Ireland is a North Atlantic island. To the east, it is divided from Great Britain by the North Channel, the Irish Sea, and the St George’s Channel. Ireland is the second-largest island in the British Isles, third-largest in Europe, and twentieth-largest on the planet.
Ireland is split politically between the Republic of Ireland (formally known as Ireland), which occupies five-sixths of the island, and Northern Ireland, which is a member of the United Kingdom and occupies the island’s northeast. Ireland has a population of about 6.4 million people in 2011, making it the second most populated island in Europe after Great Britain. The Republic of Ireland has a population of little less than 4.6 million, whereas Northern Ireland has a population of slightly more than 1.8 million.
The island’s topography is characterized by low-lying mountains that encircle a central plain and are crossed by numerous navigable rivers. The island’s rich flora is a result of the island’s moderate but variable environment, which avoids temperature extremes. Until the Middle Ages, the island was covered in dense forests. As of 2013, about 11% of Ireland’s land area is forested, compared to a European average of 35%. Ireland is home to twenty-six extant mammalian species. Ireland’s climate is very temperate and is categorized as oceanic. As a consequence, winters are warmer than one would anticipate for such a far north location. Summers, on the other hand, are colder than in continental Europe. There is an abundance of rainfall and cloud cover.
Human presence in Ireland dates all the way back to 10,500 BC. By the first century CE, Gaelic Ireland had developed. From the fifth century forward, the island became Christianized. England claimed dominion over Ireland after the Norman conquest in the 12th century. However, English control did not spread to the whole island until the Tudor conquest in the 16th–17th centuries, which resulted in settlement by British immigrants. In the 1690s, a system of Protestant English control was established with the explicit purpose of substantially disadvantage the Catholic majority and Protestant dissidents, and was expanded during the 18th century. Ireland became a member of the United Kingdom in 1801, when the Acts of Union were passed. Following an early twentieth-century war of independence, the island was partitioned, establishing the Irish Free State, which became more autonomous over the subsequent decades, and Northern Ireland, which remained a member of the United Kingdom. From the late 1960s through the 1990s, Northern Ireland saw significant civil instability. This ceased after the conclusion of a political accord in 1998. In 1973, the Republic of Ireland became a member of the European Economic Community, while the United Kingdom and Northern Ireland joined as well.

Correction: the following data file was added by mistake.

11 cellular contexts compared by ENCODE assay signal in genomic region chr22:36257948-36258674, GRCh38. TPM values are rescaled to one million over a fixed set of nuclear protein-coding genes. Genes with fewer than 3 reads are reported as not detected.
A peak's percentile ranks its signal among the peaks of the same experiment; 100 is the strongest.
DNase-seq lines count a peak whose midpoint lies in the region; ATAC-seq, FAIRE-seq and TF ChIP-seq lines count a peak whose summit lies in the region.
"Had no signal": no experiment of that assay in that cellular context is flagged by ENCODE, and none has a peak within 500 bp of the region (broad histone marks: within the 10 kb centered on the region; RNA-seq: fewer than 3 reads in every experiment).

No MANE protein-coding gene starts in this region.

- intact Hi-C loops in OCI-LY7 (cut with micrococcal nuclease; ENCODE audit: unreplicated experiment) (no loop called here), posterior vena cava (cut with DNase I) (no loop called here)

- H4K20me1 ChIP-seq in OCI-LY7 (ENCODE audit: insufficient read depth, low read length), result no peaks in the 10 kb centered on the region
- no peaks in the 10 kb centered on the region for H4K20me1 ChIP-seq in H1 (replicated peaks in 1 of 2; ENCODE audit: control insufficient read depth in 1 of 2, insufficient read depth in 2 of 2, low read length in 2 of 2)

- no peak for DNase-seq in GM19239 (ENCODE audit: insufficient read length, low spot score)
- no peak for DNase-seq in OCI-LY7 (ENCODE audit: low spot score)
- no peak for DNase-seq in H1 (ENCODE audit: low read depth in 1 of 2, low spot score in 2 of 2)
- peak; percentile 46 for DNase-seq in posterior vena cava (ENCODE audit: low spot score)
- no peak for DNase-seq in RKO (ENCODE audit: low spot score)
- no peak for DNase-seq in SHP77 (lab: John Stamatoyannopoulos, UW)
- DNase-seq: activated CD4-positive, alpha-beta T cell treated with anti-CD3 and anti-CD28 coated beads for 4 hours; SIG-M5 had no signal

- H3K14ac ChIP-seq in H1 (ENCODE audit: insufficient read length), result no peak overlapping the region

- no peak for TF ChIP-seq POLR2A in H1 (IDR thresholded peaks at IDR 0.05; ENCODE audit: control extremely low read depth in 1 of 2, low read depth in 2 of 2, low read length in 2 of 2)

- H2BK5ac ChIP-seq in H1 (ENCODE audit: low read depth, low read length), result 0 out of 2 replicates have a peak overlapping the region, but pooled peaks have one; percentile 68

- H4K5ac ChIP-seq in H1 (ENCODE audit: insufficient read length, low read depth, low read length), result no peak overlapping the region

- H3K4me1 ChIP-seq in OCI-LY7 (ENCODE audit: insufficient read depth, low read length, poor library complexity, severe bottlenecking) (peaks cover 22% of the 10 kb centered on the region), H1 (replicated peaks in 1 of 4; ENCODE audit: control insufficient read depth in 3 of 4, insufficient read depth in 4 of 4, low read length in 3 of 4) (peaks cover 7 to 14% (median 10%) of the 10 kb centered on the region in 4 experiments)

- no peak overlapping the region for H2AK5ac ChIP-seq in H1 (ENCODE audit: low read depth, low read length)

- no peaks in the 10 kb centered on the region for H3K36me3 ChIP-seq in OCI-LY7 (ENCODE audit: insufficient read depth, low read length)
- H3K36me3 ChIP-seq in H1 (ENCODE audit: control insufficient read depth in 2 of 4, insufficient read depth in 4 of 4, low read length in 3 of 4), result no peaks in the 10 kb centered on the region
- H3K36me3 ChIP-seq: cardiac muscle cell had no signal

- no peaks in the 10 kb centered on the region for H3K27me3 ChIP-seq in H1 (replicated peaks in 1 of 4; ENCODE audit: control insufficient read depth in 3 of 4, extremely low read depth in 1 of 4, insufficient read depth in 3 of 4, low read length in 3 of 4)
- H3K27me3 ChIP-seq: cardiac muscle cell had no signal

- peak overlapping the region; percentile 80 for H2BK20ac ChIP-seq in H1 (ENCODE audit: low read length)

Irish culture has had a significant impact on foreign cultures, particularly in the areas of literature and film. Along with mainstream Western culture, there is a vibrant indigenous culture exhibited via Gaelic sports, Irish music, and the Irish language. The island’s culture is also quite similar to that of the United Kingdom, including the English language and sports like association football, rugby, horse racing, and golf.